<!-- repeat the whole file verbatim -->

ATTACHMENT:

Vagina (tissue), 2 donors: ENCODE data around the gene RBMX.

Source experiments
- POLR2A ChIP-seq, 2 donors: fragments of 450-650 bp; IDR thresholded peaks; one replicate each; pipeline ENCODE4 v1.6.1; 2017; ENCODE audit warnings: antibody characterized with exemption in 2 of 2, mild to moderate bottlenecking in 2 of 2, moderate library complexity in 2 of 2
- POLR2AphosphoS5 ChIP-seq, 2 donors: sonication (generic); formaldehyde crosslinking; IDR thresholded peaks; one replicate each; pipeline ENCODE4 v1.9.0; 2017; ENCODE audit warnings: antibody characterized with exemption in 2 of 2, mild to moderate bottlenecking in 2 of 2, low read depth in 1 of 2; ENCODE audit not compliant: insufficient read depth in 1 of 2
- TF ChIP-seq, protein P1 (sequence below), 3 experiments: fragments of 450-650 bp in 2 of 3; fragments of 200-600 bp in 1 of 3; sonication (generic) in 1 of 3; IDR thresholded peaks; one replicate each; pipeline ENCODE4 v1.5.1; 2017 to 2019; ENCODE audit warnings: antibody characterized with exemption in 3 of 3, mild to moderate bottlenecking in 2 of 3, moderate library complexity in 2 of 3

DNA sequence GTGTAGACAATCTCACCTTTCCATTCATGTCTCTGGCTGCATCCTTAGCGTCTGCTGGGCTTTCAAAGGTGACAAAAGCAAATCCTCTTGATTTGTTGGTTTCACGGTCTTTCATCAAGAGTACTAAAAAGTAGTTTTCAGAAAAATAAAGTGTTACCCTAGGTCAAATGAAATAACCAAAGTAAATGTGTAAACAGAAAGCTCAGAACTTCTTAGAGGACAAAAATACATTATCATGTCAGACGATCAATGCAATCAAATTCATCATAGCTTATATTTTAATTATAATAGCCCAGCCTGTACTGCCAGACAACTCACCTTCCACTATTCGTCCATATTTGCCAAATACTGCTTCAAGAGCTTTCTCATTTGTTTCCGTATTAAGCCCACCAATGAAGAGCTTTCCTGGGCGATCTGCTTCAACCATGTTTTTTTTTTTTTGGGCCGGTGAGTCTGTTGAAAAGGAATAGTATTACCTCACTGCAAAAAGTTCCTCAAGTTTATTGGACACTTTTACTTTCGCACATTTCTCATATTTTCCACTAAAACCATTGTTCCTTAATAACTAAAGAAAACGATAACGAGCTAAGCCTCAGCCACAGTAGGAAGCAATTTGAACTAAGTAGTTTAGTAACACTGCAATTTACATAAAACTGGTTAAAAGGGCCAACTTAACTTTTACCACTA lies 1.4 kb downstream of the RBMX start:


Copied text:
Vagina (tissue), 2 donors: ENCODE data around the gene RBMX.

Source experiments
- POLR2A ChIP-seq, 2 donors: fragments of 450-650 bp; IDR thresholded peaks; one replicate each; pipeline ENCODE4 v1.6.1; 2017; ENCODE audit warnings: antibody characterized with exemption in 2 of 2, mild to moderate bottlenecking in 2 of 2, moderate library complexity in 2 of 2
- POLR2AphosphoS5 ChIP-seq, 2 donors: sonication (generic); formaldehyde crosslinking; IDR thresholded peaks; one replicate each; pipeline ENCODE4 v1.9.0; 2017; ENCODE audit warnings: antibody characterized with exemption in 2 of 2, mild to moderate bottlenecking in 2 of 2, low read depth in 1 of 2; ENCODE audit not compliant: insufficient read depth in 1 of 2
- TF ChIP-seq, protein P1 (sequence below), 3 experiments: fragments of 450-650 bp in 2 of 3; fragments of 200-600 bp in 1 of 3; sonication (generic) in 1 of 3; IDR thresholded peaks; one replicate each; pipeline ENCODE4 v1.5.1; 2017 to 2019; ENCODE audit warnings: antibody characterized with exemption in 3 of 3, mild to moderate bottlenecking in 2 of 3, moderate library complexity in 2 of 3

DNA sequence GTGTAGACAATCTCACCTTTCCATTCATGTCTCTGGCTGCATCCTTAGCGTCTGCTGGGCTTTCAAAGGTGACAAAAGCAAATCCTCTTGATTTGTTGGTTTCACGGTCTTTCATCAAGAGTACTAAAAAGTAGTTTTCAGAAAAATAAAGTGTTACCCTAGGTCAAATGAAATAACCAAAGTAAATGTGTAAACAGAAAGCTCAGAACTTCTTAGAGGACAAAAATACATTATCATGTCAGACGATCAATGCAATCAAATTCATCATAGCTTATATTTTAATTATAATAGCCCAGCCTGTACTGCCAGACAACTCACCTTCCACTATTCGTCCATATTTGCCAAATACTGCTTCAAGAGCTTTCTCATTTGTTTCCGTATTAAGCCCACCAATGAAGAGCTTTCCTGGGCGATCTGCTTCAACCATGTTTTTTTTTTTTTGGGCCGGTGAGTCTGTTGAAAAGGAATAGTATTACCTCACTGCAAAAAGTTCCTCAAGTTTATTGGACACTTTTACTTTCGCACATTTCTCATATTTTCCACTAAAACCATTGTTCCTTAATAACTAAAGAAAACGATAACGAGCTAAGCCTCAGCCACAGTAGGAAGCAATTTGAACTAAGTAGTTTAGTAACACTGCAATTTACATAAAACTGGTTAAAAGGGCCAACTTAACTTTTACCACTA lies 1.4 kb downstream of the RBMX start: